I'm trying to figure out a way to morph a box into a cylinder over a interval with various step parameters to understand the logic and apply it to morphing more complex shapes. So then I can apply that system to a surface to study the intervals that are created between the two objects. Can anyone point me in the right direction or suggest a way about accomplishing this.
The one link Taz gave about 2d geometry is exactly what I wanted to post here, yesterday already, but ning's searching isn't all that great and didn't know where to find it since its from a long way back.
To be specific and maybe not answer the bigger question and probably state the obvious, morphing a box into a cylinder is at best a 2d process in anyways. Like morphing a square to a circle, except they have height which won't be affected in anyway that matters for the purpose of the exercise.
I would use that example of David in the 2d geometry link to create a bunch of intervals while morphing a square to a circle. I would focus on the position and proportional change of movement of the control points of the curves as they morph. But thats just me.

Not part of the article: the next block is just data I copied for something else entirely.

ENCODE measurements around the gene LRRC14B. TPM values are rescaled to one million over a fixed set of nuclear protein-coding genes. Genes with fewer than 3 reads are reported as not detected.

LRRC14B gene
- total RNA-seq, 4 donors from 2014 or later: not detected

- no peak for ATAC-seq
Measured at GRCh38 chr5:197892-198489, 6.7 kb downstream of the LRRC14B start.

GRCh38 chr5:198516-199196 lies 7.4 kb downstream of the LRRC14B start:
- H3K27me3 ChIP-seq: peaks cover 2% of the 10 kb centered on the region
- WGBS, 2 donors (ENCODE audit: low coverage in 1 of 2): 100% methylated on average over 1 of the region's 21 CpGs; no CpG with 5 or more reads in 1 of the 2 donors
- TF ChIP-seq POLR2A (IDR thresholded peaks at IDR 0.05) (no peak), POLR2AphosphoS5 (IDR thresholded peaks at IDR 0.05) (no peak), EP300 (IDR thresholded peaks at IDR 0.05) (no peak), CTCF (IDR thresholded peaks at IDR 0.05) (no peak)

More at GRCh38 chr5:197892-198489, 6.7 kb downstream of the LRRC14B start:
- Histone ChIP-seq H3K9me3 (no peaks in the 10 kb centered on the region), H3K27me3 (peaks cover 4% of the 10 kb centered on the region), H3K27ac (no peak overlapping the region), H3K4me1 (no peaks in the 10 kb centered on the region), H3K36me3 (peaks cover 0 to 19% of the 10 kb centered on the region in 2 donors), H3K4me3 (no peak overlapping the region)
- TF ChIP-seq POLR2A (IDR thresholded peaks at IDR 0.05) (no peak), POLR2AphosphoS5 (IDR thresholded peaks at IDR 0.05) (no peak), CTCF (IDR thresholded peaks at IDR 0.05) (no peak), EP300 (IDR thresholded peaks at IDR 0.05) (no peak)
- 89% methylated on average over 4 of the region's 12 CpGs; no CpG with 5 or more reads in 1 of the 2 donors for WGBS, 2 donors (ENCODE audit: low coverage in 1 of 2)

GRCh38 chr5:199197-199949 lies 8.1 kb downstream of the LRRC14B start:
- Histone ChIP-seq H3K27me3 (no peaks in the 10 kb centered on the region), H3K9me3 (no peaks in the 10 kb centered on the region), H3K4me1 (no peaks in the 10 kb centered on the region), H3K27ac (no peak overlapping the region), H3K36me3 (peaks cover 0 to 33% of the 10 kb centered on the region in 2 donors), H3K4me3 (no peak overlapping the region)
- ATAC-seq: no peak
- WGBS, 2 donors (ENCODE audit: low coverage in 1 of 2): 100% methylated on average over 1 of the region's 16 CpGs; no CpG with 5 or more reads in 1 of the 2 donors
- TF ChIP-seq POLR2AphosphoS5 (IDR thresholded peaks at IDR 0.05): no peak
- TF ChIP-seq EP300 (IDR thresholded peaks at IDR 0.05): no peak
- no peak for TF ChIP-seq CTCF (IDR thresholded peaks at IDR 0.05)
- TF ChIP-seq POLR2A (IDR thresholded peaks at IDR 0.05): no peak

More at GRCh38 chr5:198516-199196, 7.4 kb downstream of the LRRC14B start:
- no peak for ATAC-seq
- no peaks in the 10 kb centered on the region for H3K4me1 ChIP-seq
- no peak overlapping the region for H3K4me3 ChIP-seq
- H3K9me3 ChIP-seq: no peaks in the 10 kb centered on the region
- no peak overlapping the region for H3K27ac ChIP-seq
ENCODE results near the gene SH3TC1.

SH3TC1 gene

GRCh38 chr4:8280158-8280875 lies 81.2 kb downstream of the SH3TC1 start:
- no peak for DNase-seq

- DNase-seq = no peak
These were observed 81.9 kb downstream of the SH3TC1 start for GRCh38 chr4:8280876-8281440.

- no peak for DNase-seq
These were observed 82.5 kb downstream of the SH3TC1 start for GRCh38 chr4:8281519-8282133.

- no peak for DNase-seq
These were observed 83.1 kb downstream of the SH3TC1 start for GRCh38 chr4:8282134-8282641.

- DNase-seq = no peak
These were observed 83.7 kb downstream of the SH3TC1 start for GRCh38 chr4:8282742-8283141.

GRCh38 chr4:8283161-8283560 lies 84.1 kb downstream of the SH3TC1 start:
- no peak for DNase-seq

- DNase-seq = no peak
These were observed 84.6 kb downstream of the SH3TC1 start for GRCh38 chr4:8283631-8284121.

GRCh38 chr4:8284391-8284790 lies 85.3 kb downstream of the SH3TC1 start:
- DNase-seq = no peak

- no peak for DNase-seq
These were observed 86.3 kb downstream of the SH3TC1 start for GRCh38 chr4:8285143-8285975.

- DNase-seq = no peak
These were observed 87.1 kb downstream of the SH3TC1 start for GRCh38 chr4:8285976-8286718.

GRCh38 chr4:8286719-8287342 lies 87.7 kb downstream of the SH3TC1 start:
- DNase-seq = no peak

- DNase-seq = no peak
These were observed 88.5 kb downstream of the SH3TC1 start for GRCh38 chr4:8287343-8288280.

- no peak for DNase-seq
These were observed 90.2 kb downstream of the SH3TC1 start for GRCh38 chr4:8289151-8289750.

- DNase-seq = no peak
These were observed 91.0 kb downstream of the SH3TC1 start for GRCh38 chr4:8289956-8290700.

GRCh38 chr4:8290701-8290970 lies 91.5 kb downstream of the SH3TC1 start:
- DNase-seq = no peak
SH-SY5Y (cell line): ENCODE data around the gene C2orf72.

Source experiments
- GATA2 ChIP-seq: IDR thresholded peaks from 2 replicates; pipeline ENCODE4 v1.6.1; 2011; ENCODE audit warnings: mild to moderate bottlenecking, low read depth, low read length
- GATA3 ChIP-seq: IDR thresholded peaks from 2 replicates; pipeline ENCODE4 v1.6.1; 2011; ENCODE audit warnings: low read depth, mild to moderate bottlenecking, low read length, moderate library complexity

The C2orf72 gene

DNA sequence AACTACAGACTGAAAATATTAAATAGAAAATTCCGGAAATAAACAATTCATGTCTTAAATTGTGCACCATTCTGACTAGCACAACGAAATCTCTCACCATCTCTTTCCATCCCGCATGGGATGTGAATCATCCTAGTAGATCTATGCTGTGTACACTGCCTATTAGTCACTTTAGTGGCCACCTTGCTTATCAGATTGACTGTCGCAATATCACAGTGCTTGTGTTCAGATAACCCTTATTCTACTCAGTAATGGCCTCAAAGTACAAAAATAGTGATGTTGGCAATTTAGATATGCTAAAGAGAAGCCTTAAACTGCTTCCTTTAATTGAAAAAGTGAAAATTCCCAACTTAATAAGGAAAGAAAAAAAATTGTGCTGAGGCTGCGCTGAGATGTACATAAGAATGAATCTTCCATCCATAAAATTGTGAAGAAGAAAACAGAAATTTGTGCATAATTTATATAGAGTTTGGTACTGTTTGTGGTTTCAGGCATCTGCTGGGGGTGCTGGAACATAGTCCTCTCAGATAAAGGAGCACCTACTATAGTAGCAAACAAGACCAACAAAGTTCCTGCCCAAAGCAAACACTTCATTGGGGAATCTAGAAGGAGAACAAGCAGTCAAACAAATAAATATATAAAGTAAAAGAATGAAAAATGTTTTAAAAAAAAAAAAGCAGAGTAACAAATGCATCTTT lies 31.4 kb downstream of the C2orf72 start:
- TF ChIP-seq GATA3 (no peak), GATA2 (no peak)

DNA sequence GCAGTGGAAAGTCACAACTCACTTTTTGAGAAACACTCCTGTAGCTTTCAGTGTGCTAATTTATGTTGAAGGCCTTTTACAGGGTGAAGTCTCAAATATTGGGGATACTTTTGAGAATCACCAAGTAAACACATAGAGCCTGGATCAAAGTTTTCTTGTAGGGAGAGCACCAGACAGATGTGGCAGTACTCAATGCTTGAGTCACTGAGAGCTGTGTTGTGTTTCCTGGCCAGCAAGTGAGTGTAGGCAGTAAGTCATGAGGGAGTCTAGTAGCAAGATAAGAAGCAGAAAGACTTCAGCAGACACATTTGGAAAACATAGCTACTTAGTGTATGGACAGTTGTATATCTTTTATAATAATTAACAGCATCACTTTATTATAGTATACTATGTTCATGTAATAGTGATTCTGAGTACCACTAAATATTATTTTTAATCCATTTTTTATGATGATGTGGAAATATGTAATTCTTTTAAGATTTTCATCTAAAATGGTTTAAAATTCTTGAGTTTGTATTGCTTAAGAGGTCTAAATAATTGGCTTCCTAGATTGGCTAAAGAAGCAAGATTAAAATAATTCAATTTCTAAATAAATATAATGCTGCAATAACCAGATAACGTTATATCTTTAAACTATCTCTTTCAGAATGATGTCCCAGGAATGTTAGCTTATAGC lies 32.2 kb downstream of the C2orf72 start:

3d morphing is quite possible, just that you have to do a little step -by-step break-up of your operation first. The primary question in this case would be:
Is it mesh geometries or Nurbs that you are looking to morph between?
At the end of the day, nearly all such operations come down to moving a bunch of points, and rebuilding your geometry from them. So the logical steps are:
1. Breakdown source & target geometries into points.
2. Calculate vectors from source points to target points.
3. Step2 implies that there needs to be an equal number of source and target points, which is by far one the most important considerations to make. If your are dealing with Nurbs, you must rebuild your geometries in order to have the same number of points, and if its meshes, you need to add tessellation.
4. Once you have the vectors, incrementally move points long these vectors in X number of steps, and each time you move them, rebuild your geometry from them using the same logic/sequence that you used to break it down in step1.
I posted a small example for mesh blending here. See if that helps.
If you are dealing with a Nurbs sphere and Nurbs Box, then things aren't very straight forward. For starters, a sphere is a single surface, while a box is 6. Since you can't make a box with a single surface, you will have to make your sphere with 6, somewhat broken down in the manner as if a cube were radially projected onto it. And then you will have to morph each of the surfaces to go from the 'part-sphere' to a flat face of the box by moving around their CVs.